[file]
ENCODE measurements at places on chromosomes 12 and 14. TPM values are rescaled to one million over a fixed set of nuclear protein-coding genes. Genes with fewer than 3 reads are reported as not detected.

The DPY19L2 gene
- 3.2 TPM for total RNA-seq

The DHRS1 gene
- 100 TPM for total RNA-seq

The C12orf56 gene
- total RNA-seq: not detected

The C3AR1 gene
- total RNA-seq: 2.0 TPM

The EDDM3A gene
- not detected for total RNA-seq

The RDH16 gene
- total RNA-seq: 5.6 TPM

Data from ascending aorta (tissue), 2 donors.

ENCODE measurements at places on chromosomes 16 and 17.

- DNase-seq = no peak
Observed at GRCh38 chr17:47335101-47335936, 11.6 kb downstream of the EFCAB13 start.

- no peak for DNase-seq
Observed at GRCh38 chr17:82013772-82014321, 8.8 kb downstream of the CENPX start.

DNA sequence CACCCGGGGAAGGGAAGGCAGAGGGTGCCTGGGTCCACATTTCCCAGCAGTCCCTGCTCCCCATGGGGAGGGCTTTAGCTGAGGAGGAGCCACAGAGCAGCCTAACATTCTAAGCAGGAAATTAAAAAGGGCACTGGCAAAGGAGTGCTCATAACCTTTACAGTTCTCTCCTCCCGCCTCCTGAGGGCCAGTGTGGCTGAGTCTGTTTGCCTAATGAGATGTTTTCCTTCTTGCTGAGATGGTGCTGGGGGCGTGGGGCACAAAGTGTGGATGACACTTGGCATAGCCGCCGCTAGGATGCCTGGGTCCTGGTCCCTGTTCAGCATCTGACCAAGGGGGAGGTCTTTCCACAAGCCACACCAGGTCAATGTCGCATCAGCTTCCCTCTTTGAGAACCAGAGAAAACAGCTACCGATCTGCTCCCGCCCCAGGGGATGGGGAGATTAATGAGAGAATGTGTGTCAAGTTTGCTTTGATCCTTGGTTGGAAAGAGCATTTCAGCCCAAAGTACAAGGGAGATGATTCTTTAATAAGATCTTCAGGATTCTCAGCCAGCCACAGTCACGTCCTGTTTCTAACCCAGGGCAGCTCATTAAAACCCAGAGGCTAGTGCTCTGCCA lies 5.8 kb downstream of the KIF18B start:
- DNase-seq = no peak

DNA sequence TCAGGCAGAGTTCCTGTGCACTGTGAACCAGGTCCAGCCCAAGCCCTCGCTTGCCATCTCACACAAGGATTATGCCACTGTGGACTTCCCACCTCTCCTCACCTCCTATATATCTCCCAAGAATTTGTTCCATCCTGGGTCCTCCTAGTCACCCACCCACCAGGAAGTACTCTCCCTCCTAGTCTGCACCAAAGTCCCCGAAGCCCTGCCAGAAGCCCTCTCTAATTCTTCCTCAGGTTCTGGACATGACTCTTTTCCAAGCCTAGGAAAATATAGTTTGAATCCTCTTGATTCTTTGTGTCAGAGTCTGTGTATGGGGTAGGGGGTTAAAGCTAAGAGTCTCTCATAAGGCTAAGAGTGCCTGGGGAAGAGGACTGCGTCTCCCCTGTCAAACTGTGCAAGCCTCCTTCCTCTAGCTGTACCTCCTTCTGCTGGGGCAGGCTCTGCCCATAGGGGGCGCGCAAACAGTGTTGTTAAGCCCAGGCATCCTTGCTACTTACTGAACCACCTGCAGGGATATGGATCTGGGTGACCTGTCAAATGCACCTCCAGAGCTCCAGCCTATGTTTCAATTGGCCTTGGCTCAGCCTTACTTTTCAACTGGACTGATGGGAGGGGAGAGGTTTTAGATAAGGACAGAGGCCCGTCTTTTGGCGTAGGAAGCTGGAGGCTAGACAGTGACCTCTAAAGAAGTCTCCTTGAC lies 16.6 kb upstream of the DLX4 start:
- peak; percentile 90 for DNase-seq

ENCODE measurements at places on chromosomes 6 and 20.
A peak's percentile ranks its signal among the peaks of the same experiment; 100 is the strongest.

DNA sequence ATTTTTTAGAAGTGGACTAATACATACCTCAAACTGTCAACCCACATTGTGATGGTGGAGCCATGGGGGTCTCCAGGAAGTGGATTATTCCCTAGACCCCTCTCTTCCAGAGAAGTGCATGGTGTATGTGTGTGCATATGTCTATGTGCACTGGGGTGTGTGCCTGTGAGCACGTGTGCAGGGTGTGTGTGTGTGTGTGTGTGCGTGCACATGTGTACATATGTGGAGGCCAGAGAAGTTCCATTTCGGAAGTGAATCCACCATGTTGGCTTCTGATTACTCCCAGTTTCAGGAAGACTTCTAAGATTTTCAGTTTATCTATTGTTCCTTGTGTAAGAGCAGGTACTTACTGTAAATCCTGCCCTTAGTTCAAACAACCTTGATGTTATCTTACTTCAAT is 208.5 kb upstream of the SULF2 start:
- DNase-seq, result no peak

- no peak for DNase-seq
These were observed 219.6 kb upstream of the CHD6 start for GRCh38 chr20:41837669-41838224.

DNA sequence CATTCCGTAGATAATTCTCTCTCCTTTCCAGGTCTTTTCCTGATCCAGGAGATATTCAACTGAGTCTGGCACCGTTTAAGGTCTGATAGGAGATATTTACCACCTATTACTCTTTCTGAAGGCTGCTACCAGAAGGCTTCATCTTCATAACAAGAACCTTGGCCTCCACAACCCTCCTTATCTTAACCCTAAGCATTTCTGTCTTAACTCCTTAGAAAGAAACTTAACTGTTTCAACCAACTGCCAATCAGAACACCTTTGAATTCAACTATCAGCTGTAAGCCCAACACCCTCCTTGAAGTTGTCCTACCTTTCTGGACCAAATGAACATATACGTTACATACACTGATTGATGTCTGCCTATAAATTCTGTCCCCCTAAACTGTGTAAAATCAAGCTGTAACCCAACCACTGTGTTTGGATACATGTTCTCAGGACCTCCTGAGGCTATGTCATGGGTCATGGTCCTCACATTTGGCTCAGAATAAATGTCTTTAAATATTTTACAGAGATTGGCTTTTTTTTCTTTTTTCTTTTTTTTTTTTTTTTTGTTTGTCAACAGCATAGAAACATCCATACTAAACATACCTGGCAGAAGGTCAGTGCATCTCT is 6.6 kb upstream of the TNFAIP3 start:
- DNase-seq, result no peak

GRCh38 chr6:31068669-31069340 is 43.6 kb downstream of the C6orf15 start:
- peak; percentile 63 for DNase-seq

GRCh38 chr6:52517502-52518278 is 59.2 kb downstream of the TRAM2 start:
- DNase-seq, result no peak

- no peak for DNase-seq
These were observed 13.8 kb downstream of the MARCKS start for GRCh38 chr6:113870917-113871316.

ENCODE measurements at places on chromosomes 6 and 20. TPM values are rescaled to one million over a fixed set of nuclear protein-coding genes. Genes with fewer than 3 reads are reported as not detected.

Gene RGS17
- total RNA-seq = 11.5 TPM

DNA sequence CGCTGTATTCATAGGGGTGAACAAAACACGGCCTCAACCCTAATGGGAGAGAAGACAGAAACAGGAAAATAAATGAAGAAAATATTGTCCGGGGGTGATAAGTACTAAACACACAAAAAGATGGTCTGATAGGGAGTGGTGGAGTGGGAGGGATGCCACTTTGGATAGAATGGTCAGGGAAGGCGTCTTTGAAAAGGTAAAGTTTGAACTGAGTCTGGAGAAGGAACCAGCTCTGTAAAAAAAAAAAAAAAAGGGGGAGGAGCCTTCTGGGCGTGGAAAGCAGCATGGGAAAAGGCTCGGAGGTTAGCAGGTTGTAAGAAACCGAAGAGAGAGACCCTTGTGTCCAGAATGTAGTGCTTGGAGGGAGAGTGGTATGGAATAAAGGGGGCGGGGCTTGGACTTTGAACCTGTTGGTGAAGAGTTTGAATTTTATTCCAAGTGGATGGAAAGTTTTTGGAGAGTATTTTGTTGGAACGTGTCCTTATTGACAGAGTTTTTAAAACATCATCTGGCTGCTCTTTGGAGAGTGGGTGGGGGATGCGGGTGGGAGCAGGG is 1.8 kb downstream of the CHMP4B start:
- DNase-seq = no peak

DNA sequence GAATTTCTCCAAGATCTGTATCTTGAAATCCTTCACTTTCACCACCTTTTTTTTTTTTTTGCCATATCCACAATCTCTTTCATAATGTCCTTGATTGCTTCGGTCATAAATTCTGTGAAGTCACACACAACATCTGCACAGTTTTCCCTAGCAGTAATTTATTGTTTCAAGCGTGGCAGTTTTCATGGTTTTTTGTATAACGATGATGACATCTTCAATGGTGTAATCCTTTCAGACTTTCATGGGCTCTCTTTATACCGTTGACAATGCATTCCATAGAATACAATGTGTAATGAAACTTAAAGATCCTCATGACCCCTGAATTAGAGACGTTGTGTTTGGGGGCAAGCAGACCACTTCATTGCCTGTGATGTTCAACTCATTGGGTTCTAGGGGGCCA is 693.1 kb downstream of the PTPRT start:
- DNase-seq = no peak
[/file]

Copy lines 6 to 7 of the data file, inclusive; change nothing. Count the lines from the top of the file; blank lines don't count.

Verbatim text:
The C12orf56 gene
- total RNA-seq: not detected